Surgeons at Southampton’s university hospitals are using a less invasive technique to remove large kidney stones in children which reduces complications and speeds up recovery.
Bhaskar Somani, a consultant urological surgeon, and colleague Stephen Griffin, who specialises in paediatric urology, have introduced ureteroscopy and laser stone fragmentation (URSL) routinely for young patients with stones larger than 1cm at Southampton Children’s Hospital.
Kidney – or renal – stones develop when crystals of salt accumulate into stone-like lumps which are not flushed out of the body. The condition affects mainly adults but incidence among children is increasing worldwide.
URSL, which involves the combination of a viewing instrument – a ureteroscope – inserted in the kidney via the bladder to visualise the stones and a laser beam to break them up, is already used in Southampton to treat adults with stones larger than 2cm with a stone-free success rate of 85% to 90%.
However, the gold standard treatment for larger stones in both adults and children remains percutaneous nephrolithotomy (PCNL), where surgeons create a small incision in the back and remove stones via a tube.
PCNL in children has a success rate of between 77% and 95% but normally requires a hospital stay of two to three days and the need for a blood transfusion in 5% to 10% of cases.
In a study published in the Journal of Pediatric Urology, Mr Somani and Mr Griffin reported a URSL stone-free success rate of 89% among 18 patients aged between four to 15 years who underwent 35 procedures with no bleeding or any other complications and a hospital stay of only one day.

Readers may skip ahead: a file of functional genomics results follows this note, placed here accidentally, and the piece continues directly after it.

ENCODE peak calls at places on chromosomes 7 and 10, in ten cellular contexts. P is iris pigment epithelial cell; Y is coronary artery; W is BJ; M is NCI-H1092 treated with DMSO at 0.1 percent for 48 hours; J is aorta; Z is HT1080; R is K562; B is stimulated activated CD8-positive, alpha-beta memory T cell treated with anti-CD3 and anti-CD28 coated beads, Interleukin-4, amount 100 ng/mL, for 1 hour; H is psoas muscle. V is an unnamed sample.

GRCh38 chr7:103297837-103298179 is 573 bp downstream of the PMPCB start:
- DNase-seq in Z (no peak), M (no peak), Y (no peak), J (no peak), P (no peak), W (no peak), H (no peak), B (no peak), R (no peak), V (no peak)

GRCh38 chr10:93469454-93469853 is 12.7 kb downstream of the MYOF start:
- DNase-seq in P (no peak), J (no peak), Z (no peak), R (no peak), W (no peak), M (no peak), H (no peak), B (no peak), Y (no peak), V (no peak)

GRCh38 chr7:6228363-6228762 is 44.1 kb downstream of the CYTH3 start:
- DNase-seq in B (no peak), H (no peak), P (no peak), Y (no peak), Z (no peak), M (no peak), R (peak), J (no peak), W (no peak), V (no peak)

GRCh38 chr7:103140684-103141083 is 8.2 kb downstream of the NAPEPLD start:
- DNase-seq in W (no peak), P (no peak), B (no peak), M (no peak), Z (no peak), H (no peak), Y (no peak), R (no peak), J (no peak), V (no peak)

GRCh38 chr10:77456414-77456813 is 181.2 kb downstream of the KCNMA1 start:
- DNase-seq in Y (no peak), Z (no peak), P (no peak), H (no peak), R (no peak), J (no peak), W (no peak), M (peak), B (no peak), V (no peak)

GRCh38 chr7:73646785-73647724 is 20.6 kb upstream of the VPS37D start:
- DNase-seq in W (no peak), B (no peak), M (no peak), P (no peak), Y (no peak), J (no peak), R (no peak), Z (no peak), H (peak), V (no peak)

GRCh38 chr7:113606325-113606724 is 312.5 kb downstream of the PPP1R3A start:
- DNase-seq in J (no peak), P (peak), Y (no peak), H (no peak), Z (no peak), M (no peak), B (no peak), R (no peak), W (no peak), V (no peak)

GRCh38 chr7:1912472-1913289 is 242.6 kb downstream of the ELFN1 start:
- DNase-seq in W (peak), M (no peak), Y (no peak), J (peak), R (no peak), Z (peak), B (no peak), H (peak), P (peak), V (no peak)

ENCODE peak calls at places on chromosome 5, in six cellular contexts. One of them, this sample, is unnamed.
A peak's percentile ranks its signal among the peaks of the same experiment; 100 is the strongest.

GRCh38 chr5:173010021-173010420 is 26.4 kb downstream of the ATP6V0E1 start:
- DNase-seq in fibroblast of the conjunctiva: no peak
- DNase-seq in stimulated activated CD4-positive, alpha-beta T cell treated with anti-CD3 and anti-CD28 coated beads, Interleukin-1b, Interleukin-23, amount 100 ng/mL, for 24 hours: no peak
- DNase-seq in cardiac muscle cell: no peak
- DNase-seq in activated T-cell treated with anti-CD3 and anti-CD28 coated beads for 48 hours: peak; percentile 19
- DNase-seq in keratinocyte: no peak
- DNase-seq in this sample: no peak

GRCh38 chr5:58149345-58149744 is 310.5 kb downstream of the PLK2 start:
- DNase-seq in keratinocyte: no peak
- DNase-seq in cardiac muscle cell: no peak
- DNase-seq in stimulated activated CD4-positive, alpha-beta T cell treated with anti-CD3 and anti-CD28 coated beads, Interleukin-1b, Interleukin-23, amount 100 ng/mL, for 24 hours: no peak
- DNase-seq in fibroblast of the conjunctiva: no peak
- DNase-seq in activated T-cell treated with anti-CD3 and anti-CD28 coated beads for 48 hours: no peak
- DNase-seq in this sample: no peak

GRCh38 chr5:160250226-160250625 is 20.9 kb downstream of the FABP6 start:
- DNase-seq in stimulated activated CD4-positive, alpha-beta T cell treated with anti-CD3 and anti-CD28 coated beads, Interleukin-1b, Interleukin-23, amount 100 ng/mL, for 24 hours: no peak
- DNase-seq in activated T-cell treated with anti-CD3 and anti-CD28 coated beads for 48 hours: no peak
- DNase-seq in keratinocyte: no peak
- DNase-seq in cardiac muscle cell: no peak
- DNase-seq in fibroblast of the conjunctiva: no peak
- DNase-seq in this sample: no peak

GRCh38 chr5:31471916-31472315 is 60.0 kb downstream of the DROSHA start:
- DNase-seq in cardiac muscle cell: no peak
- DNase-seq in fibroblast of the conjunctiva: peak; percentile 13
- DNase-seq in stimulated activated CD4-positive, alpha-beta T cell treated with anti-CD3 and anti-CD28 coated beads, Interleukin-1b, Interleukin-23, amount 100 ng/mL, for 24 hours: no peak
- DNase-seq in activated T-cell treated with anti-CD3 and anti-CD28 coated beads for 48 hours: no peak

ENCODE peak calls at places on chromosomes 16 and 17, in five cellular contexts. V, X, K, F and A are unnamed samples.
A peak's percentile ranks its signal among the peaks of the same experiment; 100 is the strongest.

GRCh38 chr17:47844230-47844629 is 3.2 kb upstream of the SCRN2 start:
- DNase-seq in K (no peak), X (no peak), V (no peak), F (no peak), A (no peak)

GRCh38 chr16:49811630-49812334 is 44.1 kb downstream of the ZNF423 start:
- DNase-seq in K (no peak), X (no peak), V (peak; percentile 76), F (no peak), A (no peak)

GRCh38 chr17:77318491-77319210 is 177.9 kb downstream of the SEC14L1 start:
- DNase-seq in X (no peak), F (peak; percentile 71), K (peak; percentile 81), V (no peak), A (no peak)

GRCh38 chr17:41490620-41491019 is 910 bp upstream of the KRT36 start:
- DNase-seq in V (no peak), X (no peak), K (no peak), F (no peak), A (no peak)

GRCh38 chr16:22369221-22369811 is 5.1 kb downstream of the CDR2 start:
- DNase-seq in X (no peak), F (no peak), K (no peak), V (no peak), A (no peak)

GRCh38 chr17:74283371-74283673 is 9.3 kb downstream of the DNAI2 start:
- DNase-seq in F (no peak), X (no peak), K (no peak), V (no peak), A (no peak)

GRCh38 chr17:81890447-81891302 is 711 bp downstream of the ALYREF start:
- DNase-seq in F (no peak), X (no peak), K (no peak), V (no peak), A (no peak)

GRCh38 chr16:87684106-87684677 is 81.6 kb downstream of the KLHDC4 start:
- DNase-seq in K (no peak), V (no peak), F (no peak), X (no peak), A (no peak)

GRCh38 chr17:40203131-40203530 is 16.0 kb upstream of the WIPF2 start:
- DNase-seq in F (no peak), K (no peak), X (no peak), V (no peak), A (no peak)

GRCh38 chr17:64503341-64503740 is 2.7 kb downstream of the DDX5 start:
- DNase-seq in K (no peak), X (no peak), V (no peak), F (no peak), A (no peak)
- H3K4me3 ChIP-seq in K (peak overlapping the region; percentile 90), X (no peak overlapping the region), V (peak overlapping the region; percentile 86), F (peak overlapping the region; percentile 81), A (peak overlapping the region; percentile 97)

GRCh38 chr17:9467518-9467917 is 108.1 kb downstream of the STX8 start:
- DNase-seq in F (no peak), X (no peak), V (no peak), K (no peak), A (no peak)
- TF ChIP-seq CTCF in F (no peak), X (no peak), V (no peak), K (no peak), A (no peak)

“This data demonstrates URSL is a viable alternative to PCNL for children with large kidney stones with no complications – including bleeding – and a much shorter hospital stay,” explained Mr Somani, who is also an associate professor of urology at the University of Southampton.
“Although the rate of stone clearance for both procedures is similar, any opportunity to expand the use of less invasive techniques, particularly among children, should be explored fully.”
Mr Somani said he and colleague Mr Griffin have now performed more than 75 URSL procedures on children – one of the largest audited series in the UK – with minor complications seen in just three cases in this series.
Posted on Tuesday 7 March 2017